Tulip commented that the love of the people in Bangladesh makes her want to stay in this country. She said that many have commented since she came to Dhaka this time that she is the pride of the nation. But she thinks it is the brave freedom fighters, who gave their lives for the country’s liberation, are the real pride of the nation. She noted with pain, the genocide and havoc reeked on Bangladesh in 1971. She says that it is amazing what Bangladesh has achieved within forty years of such a bloody and devastating start.

Bangladesh is still a young country, and needs more time to develop further. However, given the optimism surrounding the country’s economy from organizations like Goldman Sachs and JP Morgan, it is apparent Bangladesh is all set to become a developed country in the future. However, she stressed the role of education in this regard. This sector needs to be focused on more for further advancement of the country.

She said that there are reasons for optimism in Bangladeshi politics. Whatever your religion, you are firstly Bangali. We are proud of that fact. People are very politically conscious. Even 4/5 year olds in Bangladesh can tell the names of the Prime Minister and the leader of the Opposition. Voter turnout is also very high in Bangladesh elections. In a country where there is such interest in politics, there is always scope to get engaged and further improve.

Tulip wants to see Bangladesh or UK win the next cricket world cup. She also wants to see the Bangladeshi women cricket team to do more better. She said she would teach Bangla to her children. Tulip’s mother always reminded her and her siblings of the importance of knowing one’s own language. Her husband is learning Bangla too and receives regular lessons. She said people all over the world want to more about the Bangali language and culture. We have a rich heritage and culture, she added.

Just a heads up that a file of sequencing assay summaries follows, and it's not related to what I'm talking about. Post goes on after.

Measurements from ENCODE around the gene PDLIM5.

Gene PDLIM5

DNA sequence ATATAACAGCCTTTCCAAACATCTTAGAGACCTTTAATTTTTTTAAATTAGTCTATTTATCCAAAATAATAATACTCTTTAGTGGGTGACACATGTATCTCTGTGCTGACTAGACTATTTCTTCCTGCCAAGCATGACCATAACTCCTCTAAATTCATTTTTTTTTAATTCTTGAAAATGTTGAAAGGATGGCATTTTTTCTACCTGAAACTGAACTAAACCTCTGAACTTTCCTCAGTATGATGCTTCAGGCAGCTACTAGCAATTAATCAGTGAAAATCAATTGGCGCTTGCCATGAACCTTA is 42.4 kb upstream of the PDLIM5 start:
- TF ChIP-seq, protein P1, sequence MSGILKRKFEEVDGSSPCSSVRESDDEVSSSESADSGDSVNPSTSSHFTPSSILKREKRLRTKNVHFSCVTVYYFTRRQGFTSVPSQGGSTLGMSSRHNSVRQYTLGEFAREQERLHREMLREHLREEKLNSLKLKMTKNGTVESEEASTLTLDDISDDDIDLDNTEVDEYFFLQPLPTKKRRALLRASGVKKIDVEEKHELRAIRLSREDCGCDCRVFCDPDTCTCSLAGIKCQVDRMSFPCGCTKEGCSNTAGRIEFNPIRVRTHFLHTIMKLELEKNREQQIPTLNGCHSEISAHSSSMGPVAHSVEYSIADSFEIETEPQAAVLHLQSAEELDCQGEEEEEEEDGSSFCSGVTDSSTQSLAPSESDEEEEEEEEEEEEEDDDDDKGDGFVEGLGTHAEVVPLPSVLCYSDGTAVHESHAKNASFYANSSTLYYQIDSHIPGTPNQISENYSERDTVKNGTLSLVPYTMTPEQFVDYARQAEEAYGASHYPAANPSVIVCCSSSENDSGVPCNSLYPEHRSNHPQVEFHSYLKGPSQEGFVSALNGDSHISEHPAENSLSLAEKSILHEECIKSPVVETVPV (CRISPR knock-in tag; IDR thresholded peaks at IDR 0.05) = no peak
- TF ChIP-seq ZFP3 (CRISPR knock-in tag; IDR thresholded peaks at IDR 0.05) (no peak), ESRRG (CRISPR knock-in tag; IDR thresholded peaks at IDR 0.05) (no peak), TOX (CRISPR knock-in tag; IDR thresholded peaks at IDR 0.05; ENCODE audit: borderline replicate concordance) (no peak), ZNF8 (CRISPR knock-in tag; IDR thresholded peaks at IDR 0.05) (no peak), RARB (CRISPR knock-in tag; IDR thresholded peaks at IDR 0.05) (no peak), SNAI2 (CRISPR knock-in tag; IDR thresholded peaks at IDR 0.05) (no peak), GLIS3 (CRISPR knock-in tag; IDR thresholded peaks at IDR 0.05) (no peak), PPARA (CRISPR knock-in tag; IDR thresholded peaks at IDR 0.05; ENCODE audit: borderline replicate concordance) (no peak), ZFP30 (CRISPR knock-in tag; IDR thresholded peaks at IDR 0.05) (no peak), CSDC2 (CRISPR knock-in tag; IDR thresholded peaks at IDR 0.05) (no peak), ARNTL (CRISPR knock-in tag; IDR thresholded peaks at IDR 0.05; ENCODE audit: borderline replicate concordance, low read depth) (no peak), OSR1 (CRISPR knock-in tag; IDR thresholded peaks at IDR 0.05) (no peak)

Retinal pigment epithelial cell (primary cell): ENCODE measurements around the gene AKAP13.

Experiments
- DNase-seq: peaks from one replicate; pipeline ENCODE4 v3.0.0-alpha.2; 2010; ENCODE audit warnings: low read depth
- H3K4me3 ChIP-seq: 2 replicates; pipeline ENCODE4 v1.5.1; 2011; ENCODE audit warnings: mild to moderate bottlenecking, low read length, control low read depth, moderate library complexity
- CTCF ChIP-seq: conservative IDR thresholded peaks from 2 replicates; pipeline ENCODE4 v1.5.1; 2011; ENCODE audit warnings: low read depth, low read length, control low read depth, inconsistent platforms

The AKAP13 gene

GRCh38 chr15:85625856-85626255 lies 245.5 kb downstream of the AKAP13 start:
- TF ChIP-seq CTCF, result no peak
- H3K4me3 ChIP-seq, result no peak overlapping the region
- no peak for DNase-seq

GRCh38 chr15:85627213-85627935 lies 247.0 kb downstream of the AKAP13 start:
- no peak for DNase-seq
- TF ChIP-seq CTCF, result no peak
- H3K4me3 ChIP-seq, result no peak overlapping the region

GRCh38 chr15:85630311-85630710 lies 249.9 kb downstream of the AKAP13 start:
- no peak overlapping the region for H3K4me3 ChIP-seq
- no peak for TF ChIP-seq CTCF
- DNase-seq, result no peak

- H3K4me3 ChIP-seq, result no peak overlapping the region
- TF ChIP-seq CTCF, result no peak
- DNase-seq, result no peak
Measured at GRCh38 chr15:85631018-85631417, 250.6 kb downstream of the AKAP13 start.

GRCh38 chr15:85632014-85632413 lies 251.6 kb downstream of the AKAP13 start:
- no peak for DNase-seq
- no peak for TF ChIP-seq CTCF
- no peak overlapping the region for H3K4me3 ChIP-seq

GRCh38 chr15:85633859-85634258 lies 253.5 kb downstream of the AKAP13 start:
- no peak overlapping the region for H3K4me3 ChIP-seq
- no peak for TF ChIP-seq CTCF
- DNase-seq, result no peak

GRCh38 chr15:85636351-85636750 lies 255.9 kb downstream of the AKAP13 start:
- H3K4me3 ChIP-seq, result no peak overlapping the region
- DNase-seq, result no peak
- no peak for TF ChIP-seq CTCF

Tulip noted that her mother (Sheikh Rehana) and aunt (HPM Sheikh Hasina) have always taught her that one can do whatever one wants. Confidence is the key in this regard. She said she learnt about her paternal grandfather and grandmother from books and other persons. She was quite close to her maternal grandfather and grandmother. It was a joint family. She says that this feature is missing in London life. Staying together, with children playing games like hide and seek.

Her mother, Sheikh Rehana, did not want Tulip to go into politics. Which was understandable as she lost almost everyone close to her to politics on 15th August 1975. She wanted her to do something else, such as being a lawyer. She agreed once she heard that Tulip would join politics in UK, although Tulip humorously recalls that she was visibly irritated at the prospects of campaigning for her daughter, having done that numerous times before for her father, and then her sister (HPM Sheikh Hasina).

Nonetheless, Tulip did not forget to mention that indeed, her mother helped her immensely during her campaign by feeding all the volunteers and doing fundraising. Sheikh Rehana still sends her food every day in Tulip’s house, even after she got married. In her campaigns, her other family members also contributed. Her sister Ruponti and brother Bobby had both personally campaigned for Tulip during polls time. Both of them have also been sources of inspiration, generally for Tulip.